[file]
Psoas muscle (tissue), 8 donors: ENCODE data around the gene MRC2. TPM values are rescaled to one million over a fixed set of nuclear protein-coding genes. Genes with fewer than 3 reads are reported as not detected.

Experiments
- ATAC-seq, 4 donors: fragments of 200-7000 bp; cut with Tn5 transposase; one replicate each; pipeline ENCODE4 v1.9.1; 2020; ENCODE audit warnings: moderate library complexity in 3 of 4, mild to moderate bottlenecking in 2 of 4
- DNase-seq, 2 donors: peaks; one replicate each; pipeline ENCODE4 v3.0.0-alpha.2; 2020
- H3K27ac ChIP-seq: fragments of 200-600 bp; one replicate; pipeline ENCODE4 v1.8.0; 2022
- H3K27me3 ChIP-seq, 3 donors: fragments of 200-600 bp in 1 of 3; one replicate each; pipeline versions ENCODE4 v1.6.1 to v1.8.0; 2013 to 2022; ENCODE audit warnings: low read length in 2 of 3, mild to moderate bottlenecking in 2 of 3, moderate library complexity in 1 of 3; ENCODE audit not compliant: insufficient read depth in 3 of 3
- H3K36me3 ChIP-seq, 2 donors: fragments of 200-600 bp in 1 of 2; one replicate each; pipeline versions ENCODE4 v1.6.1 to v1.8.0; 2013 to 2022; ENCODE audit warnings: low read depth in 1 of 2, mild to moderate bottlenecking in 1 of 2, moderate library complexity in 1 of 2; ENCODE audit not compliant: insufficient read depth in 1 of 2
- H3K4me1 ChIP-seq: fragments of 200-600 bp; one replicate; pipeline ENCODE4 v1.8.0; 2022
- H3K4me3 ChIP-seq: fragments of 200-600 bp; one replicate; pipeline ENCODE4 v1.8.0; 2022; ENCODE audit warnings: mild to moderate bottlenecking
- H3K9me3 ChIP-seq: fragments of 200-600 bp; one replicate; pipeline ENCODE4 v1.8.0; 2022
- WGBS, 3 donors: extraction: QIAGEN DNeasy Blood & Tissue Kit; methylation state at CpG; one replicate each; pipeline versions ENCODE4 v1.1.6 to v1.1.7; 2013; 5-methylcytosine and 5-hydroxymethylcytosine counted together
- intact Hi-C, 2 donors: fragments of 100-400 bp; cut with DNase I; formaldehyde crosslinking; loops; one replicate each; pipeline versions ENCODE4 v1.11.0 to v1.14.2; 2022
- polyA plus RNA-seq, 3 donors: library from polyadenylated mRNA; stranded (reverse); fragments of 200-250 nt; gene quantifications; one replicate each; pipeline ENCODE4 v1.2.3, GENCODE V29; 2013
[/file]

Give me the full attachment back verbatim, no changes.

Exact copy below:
Psoas muscle (tissue), 8 donors: ENCODE data around the gene MRC2. TPM values are rescaled to one million over a fixed set of nuclear protein-coding genes. Genes with fewer than 3 reads are reported as not detected.

Experiments
- ATAC-seq, 4 donors: fragments of 200-7000 bp; cut with Tn5 transposase; one replicate each; pipeline ENCODE4 v1.9.1; 2020; ENCODE audit warnings: moderate library complexity in 3 of 4, mild to moderate bottlenecking in 2 of 4
- DNase-seq, 2 donors: peaks; one replicate each; pipeline ENCODE4 v3.0.0-alpha.2; 2020
- H3K27ac ChIP-seq: fragments of 200-600 bp; one replicate; pipeline ENCODE4 v1.8.0; 2022
- H3K27me3 ChIP-seq, 3 donors: fragments of 200-600 bp in 1 of 3; one replicate each; pipeline versions ENCODE4 v1.6.1 to v1.8.0; 2013 to 2022; ENCODE audit warnings: low read length in 2 of 3, mild to moderate bottlenecking in 2 of 3, moderate library complexity in 1 of 3; ENCODE audit not compliant: insufficient read depth in 3 of 3
- H3K36me3 ChIP-seq, 2 donors: fragments of 200-600 bp in 1 of 2; one replicate each; pipeline versions ENCODE4 v1.6.1 to v1.8.0; 2013 to 2022; ENCODE audit warnings: low read depth in 1 of 2, mild to moderate bottlenecking in 1 of 2, moderate library complexity in 1 of 2; ENCODE audit not compliant: insufficient read depth in 1 of 2
- H3K4me1 ChIP-seq: fragments of 200-600 bp; one replicate; pipeline ENCODE4 v1.8.0; 2022
- H3K4me3 ChIP-seq: fragments of 200-600 bp; one replicate; pipeline ENCODE4 v1.8.0; 2022; ENCODE audit warnings: mild to moderate bottlenecking
- H3K9me3 ChIP-seq: fragments of 200-600 bp; one replicate; pipeline ENCODE4 v1.8.0; 2022
- WGBS, 3 donors: extraction: QIAGEN DNeasy Blood & Tissue Kit; methylation state at CpG; one replicate each; pipeline versions ENCODE4 v1.1.6 to v1.1.7; 2013; 5-methylcytosine and 5-hydroxymethylcytosine counted together
- intact Hi-C, 2 donors: fragments of 100-400 bp; cut with DNase I; formaldehyde crosslinking; loops; one replicate each; pipeline versions ENCODE4 v1.11.0 to v1.14.2; 2022
- polyA plus RNA-seq, 3 donors: library from polyadenylated mRNA; stranded (reverse); fragments of 200-250 nt; gene quantifications; one replicate each; pipeline ENCODE4 v1.2.3, GENCODE V29; 2013